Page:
AU professor and civil rights activist Julian Bond dies at 75

AU professor and civil rights activist Julian Bond dies at 75
AUSTIN, APRIL 9--Lonnie G. Bunch, III, Founding Director of the National Museum of African American History and Culture, Julian Bond, Former Chairman of the NAACP, John Lewis, US Representative from Georgia, and Andrew Young, Former Congressman and United States Ambassador discuss a panel on the “Heroes of the Civil Rights Movement: Views from the Front Line” at the Civil Rights Summit at the LBJ Presidential Library. Photo by Lauren Gerson.

Updated 10:57 a.m. Aug. 17

AU professor and civil rights activist Julian Bond died Saturday evening at 75. 

Bond died in Fort Walton Beach, Florida after an unspecified illness, according to a statement from the Southern Poverty Law Center.

He was president of the SPLC from 1971 to 1979 and was involved in several key organizations pushing for racial equality throughout the 20th century. Bond co-founded the Student Nonviolent Coordinating Committee as an undergraduate in Atlanta and was later named chairman of the NAACP in 1998.

"Julian Bond was a gifted teacher and mentor and a giant in the Civil Rights Movement. He provided a bridge to the civil rights struggles from the 1960s and the challenges that still remain for equality and justice," American University president Neil Kerwin said in a statement. "Our students benefited from his first-hand knowledge of activism in the face of adversity and winning against tough odds."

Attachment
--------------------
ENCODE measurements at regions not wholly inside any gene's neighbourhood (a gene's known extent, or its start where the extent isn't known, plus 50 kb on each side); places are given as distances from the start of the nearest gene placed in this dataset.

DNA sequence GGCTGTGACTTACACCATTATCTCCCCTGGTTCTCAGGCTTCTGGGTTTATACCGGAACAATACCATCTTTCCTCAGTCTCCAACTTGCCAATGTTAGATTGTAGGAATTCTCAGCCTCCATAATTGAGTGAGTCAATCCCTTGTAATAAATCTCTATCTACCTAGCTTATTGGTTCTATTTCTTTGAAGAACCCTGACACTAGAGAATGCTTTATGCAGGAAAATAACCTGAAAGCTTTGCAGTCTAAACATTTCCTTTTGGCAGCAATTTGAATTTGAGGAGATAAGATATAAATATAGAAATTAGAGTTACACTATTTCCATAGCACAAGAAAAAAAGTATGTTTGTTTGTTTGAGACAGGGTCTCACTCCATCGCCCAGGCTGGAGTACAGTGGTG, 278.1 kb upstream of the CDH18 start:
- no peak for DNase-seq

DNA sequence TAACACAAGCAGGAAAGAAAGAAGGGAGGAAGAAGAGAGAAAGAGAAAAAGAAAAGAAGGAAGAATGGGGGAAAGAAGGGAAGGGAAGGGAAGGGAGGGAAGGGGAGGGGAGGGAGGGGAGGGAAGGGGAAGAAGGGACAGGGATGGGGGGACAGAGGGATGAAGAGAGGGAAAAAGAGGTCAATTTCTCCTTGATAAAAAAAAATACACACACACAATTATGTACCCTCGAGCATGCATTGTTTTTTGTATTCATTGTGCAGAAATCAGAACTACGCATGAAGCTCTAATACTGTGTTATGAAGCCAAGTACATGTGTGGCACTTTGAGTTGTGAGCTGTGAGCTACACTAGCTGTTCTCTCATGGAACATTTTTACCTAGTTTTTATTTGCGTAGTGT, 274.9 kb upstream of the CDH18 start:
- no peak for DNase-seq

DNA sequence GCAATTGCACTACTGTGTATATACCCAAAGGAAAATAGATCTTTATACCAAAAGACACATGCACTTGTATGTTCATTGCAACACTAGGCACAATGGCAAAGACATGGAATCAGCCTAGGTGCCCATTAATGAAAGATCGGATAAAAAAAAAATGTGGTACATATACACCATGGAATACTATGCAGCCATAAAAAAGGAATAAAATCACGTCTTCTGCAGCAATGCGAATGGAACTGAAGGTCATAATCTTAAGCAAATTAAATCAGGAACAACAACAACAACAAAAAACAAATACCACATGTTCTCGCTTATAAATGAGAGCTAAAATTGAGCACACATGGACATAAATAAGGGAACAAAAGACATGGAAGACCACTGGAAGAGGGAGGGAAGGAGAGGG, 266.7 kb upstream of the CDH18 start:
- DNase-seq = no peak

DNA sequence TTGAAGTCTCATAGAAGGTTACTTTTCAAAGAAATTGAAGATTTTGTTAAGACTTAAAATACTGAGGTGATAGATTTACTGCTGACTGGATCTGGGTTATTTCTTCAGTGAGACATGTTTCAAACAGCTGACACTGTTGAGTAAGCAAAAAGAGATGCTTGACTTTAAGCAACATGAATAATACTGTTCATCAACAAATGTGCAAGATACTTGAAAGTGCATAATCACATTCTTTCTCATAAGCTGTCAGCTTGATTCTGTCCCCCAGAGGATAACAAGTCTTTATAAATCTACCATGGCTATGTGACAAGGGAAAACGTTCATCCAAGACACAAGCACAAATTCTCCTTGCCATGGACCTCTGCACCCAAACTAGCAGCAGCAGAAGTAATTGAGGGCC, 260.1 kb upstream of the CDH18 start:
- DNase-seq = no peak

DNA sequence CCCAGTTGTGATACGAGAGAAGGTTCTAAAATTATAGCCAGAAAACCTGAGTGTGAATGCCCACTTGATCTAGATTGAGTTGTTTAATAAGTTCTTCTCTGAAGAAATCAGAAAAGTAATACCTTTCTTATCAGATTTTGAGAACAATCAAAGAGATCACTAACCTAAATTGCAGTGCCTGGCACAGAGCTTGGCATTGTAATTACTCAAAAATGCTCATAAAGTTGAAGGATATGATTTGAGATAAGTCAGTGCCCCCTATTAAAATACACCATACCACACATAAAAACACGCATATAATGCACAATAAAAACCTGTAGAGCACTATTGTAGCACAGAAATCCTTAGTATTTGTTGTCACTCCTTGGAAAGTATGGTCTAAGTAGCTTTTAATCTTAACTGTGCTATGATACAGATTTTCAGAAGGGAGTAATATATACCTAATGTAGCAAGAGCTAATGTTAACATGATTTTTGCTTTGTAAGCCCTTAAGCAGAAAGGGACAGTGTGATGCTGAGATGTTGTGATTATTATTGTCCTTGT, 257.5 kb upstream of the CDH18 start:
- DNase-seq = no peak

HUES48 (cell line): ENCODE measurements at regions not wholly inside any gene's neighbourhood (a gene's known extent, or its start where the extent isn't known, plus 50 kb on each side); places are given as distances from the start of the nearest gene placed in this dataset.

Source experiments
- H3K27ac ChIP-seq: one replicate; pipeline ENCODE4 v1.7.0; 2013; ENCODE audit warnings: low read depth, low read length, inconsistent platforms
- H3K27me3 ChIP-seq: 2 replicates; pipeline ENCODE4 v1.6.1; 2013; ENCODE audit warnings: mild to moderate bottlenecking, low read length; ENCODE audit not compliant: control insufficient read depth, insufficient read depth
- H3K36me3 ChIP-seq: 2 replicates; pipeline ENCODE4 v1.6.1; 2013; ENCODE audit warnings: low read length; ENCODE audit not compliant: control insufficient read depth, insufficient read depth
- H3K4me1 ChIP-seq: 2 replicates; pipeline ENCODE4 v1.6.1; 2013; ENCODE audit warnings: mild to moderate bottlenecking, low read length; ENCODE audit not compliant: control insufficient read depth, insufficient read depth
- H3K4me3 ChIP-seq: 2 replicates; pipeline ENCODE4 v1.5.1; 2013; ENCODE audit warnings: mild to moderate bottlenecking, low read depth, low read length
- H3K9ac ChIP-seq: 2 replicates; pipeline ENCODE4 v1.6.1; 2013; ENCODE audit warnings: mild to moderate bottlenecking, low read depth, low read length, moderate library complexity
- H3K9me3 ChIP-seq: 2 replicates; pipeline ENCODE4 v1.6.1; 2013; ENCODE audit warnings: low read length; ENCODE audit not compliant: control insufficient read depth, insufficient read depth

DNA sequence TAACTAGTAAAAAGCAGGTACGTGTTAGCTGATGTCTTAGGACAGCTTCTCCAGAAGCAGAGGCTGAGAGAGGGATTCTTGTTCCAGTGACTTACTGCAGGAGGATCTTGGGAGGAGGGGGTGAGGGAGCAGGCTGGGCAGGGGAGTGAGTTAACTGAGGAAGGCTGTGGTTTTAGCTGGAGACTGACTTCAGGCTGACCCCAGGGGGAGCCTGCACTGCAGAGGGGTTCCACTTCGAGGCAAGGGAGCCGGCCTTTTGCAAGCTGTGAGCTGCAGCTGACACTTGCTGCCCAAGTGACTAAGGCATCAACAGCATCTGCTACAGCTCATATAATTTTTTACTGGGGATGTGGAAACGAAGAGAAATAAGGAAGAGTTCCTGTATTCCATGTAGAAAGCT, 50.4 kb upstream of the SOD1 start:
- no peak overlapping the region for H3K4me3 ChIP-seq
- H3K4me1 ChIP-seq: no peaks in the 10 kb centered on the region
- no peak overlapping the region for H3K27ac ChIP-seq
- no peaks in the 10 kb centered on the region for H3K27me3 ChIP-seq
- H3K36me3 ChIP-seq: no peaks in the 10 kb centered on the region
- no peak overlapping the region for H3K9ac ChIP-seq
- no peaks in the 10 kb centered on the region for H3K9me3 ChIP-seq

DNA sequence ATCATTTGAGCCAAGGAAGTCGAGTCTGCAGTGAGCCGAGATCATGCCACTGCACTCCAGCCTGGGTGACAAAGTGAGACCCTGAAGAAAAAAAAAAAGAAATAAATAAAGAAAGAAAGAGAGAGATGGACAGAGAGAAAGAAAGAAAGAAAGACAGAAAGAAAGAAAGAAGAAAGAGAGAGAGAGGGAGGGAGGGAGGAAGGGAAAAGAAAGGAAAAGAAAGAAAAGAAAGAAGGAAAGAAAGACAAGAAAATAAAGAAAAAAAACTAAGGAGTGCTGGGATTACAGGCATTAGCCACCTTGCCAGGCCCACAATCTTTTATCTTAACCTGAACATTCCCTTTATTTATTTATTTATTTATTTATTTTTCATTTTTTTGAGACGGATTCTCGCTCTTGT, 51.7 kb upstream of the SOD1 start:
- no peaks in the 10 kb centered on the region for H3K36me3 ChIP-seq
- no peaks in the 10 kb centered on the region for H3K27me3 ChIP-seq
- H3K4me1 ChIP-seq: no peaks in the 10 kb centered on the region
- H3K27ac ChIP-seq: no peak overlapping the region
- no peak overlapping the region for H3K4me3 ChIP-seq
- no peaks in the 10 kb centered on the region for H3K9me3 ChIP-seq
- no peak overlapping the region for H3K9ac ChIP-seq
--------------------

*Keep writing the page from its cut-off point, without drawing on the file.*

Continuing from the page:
Bond most recently taught a class called "Politics of the Civil Rights Movement" in the School of Public Affairs during the Spring 2015 semester. He was scheduled to teach "Oral Histories of the Civil Rights Movement," an Honors colloquium, in the Fall semester.

University Honors director Michael Manson said in an email to Honors students that the department planned to either assign a new professor to the course or offer an entirely new colloquium.

"Of course, the best way to honor Professor Bond is to continue his work on justice for everyone," Manson wrote. "Professor Bond’s great gift was his ability to connect various struggles, confidently believing together we could create a more just world."

Bond planned to retire after this academic year, Manson's email said.

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